Article 31, TRIPS Agreement as amended in 2017 generally provides that  Member State can apply compulsory licensing  under certain key  conditions namely a) that  the authorization must be considered on individual   basis. For instance,  suppose Kenya applies compulsory licensing , the license shall apply to Kenya only; d) the proposed user is supposed to demonstrate the prior efforts made to obtain the authorization from that right holder  on reasonable commercial terms  and that the efforts did not bear fruit  within a reasonable time; But in cases e of emergencies  (such as this Covid-19 moment), these are not necessary; c) the scope is limited .For instance the patent license can only be limited to the  public health crisis at hand ;use must be non-exclusive and unassignable(d, e);must be for domestic  market (f); must be subject to review by competent authorities if circumstances cease to exist( g); adequate remuneration for the license  holder(h); right to challenge validity of the decision(i);right of the license holder to challenge the compensation(j).

As can be seen the process is indeed complex. However it is instructive that  under the TRIPS the All WTO members are eligible to import medicines under this special compulsory licensing mechanism. Currently the LDCs can use it straight away while others have to notify their intention to do so, through a brief communication. This means that a county like the US for instance must first send a brief communication to the relevant WTO body before applying compulsory licensing.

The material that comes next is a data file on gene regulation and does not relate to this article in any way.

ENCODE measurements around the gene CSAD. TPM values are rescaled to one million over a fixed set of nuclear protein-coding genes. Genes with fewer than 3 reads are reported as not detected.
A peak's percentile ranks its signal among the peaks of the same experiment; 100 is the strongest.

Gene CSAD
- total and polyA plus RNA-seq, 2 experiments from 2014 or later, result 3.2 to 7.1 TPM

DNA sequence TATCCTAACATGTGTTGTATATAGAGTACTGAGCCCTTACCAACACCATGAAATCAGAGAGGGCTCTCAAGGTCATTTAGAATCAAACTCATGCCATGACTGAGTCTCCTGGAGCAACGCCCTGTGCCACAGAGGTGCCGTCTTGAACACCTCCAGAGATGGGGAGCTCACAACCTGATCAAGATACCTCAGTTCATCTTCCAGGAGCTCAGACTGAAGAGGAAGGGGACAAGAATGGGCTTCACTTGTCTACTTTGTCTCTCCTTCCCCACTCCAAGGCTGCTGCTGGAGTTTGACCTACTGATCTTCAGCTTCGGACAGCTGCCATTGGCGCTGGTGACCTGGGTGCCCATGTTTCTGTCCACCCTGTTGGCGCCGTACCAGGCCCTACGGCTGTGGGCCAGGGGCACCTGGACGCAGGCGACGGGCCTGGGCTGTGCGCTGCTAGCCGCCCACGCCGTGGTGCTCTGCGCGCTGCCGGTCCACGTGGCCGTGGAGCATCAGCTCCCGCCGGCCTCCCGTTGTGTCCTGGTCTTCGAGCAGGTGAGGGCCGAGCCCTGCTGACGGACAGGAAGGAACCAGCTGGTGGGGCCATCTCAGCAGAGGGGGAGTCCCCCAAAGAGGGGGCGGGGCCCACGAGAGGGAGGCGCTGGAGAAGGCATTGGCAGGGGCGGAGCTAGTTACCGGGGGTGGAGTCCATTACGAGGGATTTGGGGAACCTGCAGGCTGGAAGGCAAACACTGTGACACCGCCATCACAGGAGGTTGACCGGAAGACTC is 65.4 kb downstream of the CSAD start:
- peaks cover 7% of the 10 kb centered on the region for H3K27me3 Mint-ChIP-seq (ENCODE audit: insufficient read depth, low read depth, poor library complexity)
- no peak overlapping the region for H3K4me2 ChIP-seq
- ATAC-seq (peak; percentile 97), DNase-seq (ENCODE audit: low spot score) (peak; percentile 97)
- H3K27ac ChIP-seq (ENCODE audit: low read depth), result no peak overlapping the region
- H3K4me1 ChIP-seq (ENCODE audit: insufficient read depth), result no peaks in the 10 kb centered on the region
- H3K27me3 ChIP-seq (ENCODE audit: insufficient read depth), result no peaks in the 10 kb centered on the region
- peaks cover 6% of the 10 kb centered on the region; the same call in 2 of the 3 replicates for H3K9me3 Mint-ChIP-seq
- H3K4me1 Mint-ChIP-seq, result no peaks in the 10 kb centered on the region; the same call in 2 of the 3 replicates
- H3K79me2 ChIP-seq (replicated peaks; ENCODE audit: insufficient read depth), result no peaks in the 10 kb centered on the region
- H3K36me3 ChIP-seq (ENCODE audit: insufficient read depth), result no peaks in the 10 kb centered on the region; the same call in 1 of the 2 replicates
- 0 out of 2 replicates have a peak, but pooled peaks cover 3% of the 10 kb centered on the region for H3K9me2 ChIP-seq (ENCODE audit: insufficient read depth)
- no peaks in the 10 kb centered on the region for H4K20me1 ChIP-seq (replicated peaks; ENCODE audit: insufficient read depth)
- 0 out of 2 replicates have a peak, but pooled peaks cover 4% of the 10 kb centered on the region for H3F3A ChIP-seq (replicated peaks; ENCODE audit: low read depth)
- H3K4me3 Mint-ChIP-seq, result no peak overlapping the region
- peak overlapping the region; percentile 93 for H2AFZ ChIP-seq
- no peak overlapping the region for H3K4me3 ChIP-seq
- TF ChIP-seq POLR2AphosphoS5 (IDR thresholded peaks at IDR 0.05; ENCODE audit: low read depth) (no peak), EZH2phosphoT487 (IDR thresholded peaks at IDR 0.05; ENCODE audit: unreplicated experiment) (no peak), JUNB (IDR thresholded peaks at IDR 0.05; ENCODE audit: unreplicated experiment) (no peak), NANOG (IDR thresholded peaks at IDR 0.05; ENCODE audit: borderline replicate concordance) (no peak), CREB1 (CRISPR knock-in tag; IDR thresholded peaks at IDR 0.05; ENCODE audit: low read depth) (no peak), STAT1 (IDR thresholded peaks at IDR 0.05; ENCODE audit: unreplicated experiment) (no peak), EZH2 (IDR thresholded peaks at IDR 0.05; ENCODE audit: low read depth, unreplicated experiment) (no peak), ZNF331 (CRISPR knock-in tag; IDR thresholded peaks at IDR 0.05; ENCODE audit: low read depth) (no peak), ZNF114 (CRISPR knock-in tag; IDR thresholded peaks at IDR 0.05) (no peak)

As to the issue of capacity, under compulsory licensing a country is free to have the medicines made by a third party before they are imported. This is referred to as parallel importation. A parallel import is a non-counterfeit product imported from a third country without the permission of the intellectual property owner. The AIDS drugs generic drugs  which  come mostly from India to the least developed countries as a typical example of parallel imports. What most don’t appreciate is that without compulsory licensing the AIDs scourge would have caused unimaginable deaths especially in the poor countries.

The Kenya Industrial Property Act 2001  and Compulsory Licensing

Section 80 of the KIPI Act titled Exploitation of the patented inventions by the Government or by third persons authorized by the Government empowers the government to engage in compulsory licensing;

80. (1) Subject to this section, where— (a) the public interest, in particular, national security, nutrition, health, environmental conservation, or the development of other vital sector of the national economy so requires; or (b) the Managing Director determines that the manner of exploitation of an invention by the owner of the patent or his licensee is not competitive, the Minister may, upon application to him in the prescribed form and after consultation with the Institute and the owner of the patent, order that the protected invention shall be exploited by a Government Ministry, Department, agency or other person as the Minister may designate in the order subject to the payment of adequate compensation to the owner of the patent in accordance with this section.

So essentially should Kenya need to use TRIPS compulsory licensing, it  just needs to comply with the conditions and not worry about capacity, as countries like India can easily make generic vaccines under the explained arrangement.

What About the Interests of the  Big Pharma?

There has been a debate on whether  compulsory licensing is a disincentive to inventors. How do you balance the rights of the patent holders the public interest? This debate is ongoing and us certainly a long one. For now, we need to concentrate on how to acquire the Coronavirus (Covid- 19 ) jab to restore normalcy across the globe.

Photo Credit: Getty Images